Naturally, many families want to give their adult children a helping hand in paying for college. For parents in the US without significant savings or other liquid assets to pay for tuition, this assistance often comes in the form of co-signing for a private student loan.
But if something happens to the student that leaves them unable to finish their education, get a job, or otherwise pay off their student loans, the co-signer can be left on the hook for a significant debt.
The solution, for some families, comes in the form of a specialty insurance product called tuition insurance.
What Is Tuition Insurance?
Tuition insurance is basically what it sounds like. In the same way you purchase automobile and health insurance to protect yourself in the event of unexpected mishaps, tuition insurance covers your investment should some unforeseen problem impact a student’s ability to get a degree and make good on their student debts.
College tuition is a major investment for most families. It’s worth considering ways to protect it, like you would any other investment.
Why Do I Need Tuition Insurance?
The cost of higher education continues to skyrocket in the US and is the single largest factor when prospective students and their families sit down to figure out their college finances. In recent years, tuition has been inflating at an incredible 8% per year. While tuition inflation has dipped below the overall inflation rate in the wake of the Covid-19 pandemic, it is still ballooning at least a percent or two each year, leaving families on a budget with tough choices to make when it comes to paying for college.
An accredited, four-year college education today typically costs tens of thousands of dollars at minimum. In-state public university tuition now tops $20,000 on average, and private school tuition is nearly $50,000. Sending a single student to university represents a huge investment for any middle class or working-class family, and it’s worth protecting.
While no one wants to imagine something bad happening to a loved one, part of looking out for your child when you send them away to school is making sure they’re prepared and protected in a worst-case scenario. If your student is injured in an automobile accident, for example, and it leaves them unable to attend classes, most schools will not refund you anything for the lost semester. Nor would your automobile insurance cover anything like that.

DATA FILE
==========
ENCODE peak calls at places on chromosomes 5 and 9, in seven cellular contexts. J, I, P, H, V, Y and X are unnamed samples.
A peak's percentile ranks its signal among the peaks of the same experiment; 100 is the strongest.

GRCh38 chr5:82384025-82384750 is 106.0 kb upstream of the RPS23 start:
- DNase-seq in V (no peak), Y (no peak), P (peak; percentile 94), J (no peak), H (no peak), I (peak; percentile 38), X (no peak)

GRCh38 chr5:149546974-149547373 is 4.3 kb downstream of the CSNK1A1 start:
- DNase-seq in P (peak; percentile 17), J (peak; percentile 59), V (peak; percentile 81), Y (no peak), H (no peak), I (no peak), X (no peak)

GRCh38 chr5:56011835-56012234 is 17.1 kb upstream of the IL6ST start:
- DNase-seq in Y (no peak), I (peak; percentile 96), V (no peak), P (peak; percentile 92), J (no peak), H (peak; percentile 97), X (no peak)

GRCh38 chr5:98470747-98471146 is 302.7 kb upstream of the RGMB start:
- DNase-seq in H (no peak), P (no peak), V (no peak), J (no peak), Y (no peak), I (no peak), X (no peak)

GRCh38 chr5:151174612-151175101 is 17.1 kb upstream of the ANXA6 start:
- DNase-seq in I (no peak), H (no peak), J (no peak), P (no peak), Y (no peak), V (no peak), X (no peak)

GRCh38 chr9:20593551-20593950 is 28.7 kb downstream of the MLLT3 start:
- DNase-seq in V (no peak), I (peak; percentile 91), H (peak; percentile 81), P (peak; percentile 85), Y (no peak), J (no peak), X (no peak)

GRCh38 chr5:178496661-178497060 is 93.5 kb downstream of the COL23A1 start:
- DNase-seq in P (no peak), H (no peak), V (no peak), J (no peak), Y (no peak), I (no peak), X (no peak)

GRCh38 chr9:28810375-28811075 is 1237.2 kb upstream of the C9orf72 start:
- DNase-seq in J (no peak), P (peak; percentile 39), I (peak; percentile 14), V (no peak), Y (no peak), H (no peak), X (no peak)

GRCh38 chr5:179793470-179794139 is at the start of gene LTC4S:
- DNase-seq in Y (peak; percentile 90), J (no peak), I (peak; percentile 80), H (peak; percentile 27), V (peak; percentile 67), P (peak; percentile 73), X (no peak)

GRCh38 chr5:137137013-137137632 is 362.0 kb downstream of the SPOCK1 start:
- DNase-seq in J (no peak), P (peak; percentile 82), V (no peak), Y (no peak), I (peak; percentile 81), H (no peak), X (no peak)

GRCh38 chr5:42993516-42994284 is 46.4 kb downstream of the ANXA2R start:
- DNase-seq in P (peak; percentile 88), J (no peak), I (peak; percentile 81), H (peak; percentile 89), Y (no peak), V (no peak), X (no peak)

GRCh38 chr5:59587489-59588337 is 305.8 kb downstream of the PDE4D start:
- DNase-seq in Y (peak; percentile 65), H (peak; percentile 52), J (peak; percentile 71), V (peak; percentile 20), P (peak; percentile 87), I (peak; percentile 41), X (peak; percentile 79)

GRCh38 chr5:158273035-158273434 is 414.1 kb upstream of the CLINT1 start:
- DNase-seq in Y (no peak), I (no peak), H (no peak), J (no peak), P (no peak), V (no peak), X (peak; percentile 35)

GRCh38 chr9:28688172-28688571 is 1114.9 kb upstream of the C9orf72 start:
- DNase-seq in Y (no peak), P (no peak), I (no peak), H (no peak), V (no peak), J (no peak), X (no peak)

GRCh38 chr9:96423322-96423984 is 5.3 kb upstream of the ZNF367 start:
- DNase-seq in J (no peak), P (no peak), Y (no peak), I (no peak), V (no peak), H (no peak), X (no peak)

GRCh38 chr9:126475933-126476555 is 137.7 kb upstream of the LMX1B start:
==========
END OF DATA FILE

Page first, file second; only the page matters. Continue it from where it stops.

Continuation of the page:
To protect your student and your investment in a situation like that, you would need tuition insurance. The money spent on tuition can be recouped through the insurance claim process, and put towards paying for college the following semester, medical expenses, etc.
What Exactly Is Covered by Tuition Insurance?
A typical tuition insurance policy might cover $20,000 or $50,000 annually, depending on your coverage needs. This represents the maximum amount paid back to you if you need to file a claim for one of the following reasons:
- The student is unable to attend classes due to injury/illness/medical disability (this can include mental or emotional disorders that make the student unable to attend school; check your individual policy).
- The student has passed away.
Other, specialized, policies may cover other circumstances.
Remember that tuition insurance is not drop-out insurance. You cannot file a tuition insurance claim if the student willingly chooses to leave school.
How Much Does Tuition Insurance Cost?
Compared to other forms of insurance, tuition insurance actually provides a lot of coverage per dollar. At the time of this article, a $20,000 plan from a leading insurer was under $200.
The cost will vary depending on the insurer you work with and the amount you need covered, but a year of fairly robust coverage will typically only cost a few hundred dollars, even when you’re insuring at private school tuition levels.
Overwhelmed by the College Application Process?
The College Benefits Research Group is here to assist college-bound students and families with the process of scoping out schools, applying, paying for college, scheduling, and other facets of the college planning experience. Our selection of valuable, easy-to-follow workshops are available online now.